It’s important to note that if you don’t notice the uneven floors until after buying the house, you’ll be responsible for all repair costs. That’s why the home inspection step is essential – the inspector will identify the problem and its estimated price tag while the sellers are still holding the bag. That way, the buyer can negotiate a lower offer or insist on the necessary repairs being made before signing off on the house.

3. Take The Type Of Foundation Into Account

If you or the home inspector identifies a problem with the home’s foundation, the obvious next step is to calculate how much it will cost to solve it. While foundation repair costs vary based on the level of damage, it also depends on the type of foundation.

The two most common types of foundation are slab and pier-and-beam. Older homes typically have pier-and-beam foundations, which are less expensive to fix since they provide easier access to the beams. Major foundation repairs can cost thousands of dollars, with the typical homeowner paying between $1,989 and $7,006.

4. Additional Structural Fixes Can Add Up

When you’re considering buying a home with uneven floors, it’s important to consider the hidden costs that accrue when repairing the damaged materials. For example, it may seem simple to replace a beam with water damage until you consider the cost of extracting the piece, replacing it with a new beam and clearing any surrounding areas with similar deterioration.

In some cases, the cost of restoring the uneven floors, plus the root problem that caused the sloping, may not be worth sticking around for. Potential homeowners should be advised to take all repair expenses into account before pursuing a home sale. 

5. Consult A Local Real Estate Agent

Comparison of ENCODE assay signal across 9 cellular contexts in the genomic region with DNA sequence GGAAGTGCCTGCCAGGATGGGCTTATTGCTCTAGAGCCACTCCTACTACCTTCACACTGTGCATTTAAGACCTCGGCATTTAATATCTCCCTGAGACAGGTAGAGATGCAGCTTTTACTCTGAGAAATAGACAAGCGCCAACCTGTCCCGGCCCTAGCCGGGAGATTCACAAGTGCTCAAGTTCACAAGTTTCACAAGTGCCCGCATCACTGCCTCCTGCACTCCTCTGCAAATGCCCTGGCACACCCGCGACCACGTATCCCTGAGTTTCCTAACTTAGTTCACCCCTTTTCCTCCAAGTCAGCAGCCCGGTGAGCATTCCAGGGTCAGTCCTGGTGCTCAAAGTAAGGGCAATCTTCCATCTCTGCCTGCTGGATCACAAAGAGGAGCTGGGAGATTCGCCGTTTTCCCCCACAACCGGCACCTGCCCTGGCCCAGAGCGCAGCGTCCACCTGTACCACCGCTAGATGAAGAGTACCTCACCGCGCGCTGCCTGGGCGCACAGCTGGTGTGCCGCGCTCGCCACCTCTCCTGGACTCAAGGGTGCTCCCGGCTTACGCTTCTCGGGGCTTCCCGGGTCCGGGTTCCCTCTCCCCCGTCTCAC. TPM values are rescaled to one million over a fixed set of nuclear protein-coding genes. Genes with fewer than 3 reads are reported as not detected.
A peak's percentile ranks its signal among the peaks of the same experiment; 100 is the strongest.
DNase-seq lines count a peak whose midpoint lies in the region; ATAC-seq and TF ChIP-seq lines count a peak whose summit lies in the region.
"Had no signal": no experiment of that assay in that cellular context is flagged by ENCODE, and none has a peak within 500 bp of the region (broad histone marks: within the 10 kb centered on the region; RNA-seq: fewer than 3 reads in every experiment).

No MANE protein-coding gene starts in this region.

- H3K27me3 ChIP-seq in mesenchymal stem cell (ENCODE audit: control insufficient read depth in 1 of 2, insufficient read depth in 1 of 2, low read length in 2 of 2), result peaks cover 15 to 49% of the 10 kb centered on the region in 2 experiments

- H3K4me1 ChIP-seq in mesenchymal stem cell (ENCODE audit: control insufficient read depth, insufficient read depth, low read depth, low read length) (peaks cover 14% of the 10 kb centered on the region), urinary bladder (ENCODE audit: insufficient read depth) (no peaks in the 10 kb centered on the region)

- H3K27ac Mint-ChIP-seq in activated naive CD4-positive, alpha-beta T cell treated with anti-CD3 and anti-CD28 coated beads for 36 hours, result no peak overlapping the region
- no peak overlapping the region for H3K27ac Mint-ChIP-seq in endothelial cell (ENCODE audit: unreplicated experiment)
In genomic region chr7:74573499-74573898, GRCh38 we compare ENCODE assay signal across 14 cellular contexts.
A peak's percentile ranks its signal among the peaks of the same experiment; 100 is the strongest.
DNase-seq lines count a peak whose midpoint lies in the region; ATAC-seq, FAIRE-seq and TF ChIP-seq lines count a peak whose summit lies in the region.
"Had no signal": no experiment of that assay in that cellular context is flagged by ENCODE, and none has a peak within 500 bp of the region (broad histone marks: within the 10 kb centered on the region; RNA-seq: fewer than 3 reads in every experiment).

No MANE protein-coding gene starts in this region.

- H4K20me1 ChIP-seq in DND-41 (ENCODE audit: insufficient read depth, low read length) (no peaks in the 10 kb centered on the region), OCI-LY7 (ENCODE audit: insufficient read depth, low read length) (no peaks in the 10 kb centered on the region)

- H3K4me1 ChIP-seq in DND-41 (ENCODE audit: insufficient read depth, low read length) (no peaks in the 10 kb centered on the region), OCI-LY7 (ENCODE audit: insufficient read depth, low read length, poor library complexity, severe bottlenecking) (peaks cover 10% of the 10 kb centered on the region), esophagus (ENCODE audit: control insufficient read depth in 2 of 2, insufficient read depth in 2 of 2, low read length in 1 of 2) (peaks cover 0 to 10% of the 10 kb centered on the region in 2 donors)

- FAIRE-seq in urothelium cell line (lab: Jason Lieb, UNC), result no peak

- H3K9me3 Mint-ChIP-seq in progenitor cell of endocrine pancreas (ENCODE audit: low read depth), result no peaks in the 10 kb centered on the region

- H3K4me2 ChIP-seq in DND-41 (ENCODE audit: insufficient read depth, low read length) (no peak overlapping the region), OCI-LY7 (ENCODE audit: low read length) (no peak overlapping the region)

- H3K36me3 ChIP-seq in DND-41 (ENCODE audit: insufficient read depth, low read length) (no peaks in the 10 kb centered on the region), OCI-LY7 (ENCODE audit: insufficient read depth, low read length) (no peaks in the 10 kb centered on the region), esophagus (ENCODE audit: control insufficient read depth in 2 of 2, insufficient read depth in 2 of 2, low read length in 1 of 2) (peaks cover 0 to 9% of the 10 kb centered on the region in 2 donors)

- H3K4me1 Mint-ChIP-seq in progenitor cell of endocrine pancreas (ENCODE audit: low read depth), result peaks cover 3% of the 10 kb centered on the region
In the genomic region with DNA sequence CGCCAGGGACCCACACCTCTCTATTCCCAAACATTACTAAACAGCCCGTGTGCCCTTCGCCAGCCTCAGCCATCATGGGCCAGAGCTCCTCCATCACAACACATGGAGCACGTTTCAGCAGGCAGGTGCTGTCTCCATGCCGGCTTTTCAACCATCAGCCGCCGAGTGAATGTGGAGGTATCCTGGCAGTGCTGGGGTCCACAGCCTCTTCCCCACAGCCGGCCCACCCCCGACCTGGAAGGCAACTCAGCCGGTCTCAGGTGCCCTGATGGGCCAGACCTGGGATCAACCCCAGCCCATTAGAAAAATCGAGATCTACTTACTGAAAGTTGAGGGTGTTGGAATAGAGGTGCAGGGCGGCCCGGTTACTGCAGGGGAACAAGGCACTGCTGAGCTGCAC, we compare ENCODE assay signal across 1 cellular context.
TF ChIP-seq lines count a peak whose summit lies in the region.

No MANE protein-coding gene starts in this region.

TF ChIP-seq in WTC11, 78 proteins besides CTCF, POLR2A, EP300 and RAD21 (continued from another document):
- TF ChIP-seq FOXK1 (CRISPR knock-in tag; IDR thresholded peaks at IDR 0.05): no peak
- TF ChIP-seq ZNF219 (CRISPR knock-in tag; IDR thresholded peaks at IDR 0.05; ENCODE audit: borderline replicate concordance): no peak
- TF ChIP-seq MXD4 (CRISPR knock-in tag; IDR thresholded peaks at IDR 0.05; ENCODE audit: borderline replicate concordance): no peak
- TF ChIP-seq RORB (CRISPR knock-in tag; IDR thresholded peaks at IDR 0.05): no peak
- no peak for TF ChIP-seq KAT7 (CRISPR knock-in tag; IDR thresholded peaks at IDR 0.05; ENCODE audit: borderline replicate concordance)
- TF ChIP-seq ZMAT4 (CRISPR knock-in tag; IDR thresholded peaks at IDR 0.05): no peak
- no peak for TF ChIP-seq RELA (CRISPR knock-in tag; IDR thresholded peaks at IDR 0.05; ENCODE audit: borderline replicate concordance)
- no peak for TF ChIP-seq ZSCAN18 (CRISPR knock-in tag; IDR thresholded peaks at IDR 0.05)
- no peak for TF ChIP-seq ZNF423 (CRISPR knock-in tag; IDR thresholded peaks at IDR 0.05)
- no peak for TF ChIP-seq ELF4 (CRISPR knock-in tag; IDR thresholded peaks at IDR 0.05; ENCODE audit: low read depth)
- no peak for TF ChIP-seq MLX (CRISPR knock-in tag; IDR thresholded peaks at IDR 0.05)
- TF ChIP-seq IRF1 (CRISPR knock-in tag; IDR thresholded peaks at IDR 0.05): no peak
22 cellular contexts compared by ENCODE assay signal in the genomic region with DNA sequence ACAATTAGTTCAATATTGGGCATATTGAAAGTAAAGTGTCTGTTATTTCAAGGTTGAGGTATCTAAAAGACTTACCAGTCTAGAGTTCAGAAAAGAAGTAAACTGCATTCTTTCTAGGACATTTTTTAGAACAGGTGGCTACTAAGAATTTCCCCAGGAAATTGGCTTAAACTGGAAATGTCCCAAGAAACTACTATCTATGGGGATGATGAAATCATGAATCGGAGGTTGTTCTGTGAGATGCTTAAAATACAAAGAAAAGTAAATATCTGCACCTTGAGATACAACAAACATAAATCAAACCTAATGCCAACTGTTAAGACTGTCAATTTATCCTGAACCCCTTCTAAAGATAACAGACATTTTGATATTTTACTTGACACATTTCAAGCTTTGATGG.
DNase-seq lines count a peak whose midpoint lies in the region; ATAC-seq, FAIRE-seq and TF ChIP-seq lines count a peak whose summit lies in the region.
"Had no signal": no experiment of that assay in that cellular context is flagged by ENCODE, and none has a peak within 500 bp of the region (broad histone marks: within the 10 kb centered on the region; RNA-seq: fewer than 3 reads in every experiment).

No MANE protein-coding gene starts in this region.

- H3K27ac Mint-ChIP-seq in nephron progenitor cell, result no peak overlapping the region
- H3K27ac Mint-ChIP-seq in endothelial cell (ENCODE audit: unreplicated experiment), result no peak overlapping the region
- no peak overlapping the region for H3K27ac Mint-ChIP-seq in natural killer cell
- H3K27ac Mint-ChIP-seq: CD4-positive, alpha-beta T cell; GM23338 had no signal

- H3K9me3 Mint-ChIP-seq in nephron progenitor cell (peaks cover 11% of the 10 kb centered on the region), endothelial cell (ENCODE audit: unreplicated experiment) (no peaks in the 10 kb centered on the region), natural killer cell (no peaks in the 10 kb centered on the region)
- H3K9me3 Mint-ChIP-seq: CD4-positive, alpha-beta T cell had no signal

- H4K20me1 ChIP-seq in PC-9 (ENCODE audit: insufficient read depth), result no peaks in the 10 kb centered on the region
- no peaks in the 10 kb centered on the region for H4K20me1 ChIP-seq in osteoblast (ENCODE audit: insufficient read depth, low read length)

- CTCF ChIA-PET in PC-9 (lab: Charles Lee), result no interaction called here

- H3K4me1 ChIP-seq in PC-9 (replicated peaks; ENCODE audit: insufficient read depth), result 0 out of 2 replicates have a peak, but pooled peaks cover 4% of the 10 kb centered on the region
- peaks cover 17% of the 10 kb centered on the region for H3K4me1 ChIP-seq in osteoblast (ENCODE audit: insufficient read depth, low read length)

Never underestimate the knowledge and power of a seasoned real estate agent. If you’re interested in buying an older or historical home but you’re concerned about the long-term effects of uneven floors, talk with a local real estate agent about their experiences with homes in the area.

Real estate professionals who have helped to sell similar types of homes – especially within the same neighborhood – should be able to provide insight on how other homeowners have handled problems with uneven floors. They may even be able to recommend a trusted home inspector or contractor who’s familiar with the typical problems of older homes in your area.

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How Do I Assess The Risk Of Buying A House With Uneven Floors?

At the end of the day, only you can decide whether it’s worth the risk and expense of buying a house with uneven floors. However, it’s easiest to assess the possible liabilities after collecting the necessary information from the home sellers, home inspector and other real estate professionals.

Once you know the extent of the damage underneath the uneven floors plus the estimated cost of fixing it, you can make an educated decision about whether to take the leap. For example, if the home inspector only finds small cracks in the foundation that can be fixed by the current owners, it may seem worth it to move forward with the home sale. But if there’s significant damage that requires an overhaul of the structure of the home, it may not be worth your time or down payment.

The Bottom Line: Follow The Floor’s Slope To Find The Real Problem

If you’re considering purchasing a home with uneven floors, don’t wait to investigate the potential issues beneath the home’s surface. The slope or slant of the floor may be a minor cosmetic issue, or it could indicate water damage or major problems with the home’s structure or foundation.

By bringing in a qualified home inspector, you can limit the risk of post-sale repairs and obtain the information needed to make the right decision about your future home. Check out our library of resources to learn more about the essential steps in the home buying process.

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Victoria Araj

Victoria Araj is a Section Editor for Quicken Loans and held roles in mortgage banking, public relations and more in her 15+ years with the company. She holds a bachelor’s degree in journalism with an emphasis in political science from Michigan State University, and a master’s degree in public administration from the University of Michigan.